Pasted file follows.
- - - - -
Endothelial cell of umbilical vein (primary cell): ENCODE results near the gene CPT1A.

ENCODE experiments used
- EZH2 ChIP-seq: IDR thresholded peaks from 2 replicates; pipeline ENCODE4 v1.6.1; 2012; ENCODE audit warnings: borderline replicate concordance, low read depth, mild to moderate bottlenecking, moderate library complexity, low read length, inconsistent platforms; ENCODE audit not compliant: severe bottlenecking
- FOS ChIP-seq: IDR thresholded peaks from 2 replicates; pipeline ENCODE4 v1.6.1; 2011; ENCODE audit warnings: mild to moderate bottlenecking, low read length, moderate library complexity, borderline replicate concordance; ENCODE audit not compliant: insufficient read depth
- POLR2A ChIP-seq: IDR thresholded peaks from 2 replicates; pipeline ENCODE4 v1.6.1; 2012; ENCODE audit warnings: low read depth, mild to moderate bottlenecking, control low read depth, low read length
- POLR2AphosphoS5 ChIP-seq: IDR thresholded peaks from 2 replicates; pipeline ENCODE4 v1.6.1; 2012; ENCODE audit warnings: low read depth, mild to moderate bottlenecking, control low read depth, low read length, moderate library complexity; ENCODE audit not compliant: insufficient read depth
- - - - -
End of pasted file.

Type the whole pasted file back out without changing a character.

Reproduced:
Endothelial cell of umbilical vein (primary cell): ENCODE results near the gene CPT1A.

ENCODE experiments used
- EZH2 ChIP-seq: IDR thresholded peaks from 2 replicates; pipeline ENCODE4 v1.6.1; 2012; ENCODE audit warnings: borderline replicate concordance, low read depth, mild to moderate bottlenecking, moderate library complexity, low read length, inconsistent platforms; ENCODE audit not compliant: severe bottlenecking
- FOS ChIP-seq: IDR thresholded peaks from 2 replicates; pipeline ENCODE4 v1.6.1; 2011; ENCODE audit warnings: mild to moderate bottlenecking, low read length, moderate library complexity, borderline replicate concordance; ENCODE audit not compliant: insufficient read depth
- POLR2A ChIP-seq: IDR thresholded peaks from 2 replicates; pipeline ENCODE4 v1.6.1; 2012; ENCODE audit warnings: low read depth, mild to moderate bottlenecking, control low read depth, low read length
- POLR2AphosphoS5 ChIP-seq: IDR thresholded peaks from 2 replicates; pipeline ENCODE4 v1.6.1; 2012; ENCODE audit warnings: low read depth, mild to moderate bottlenecking, control low read depth, low read length, moderate library complexity; ENCODE audit not compliant: insufficient read depth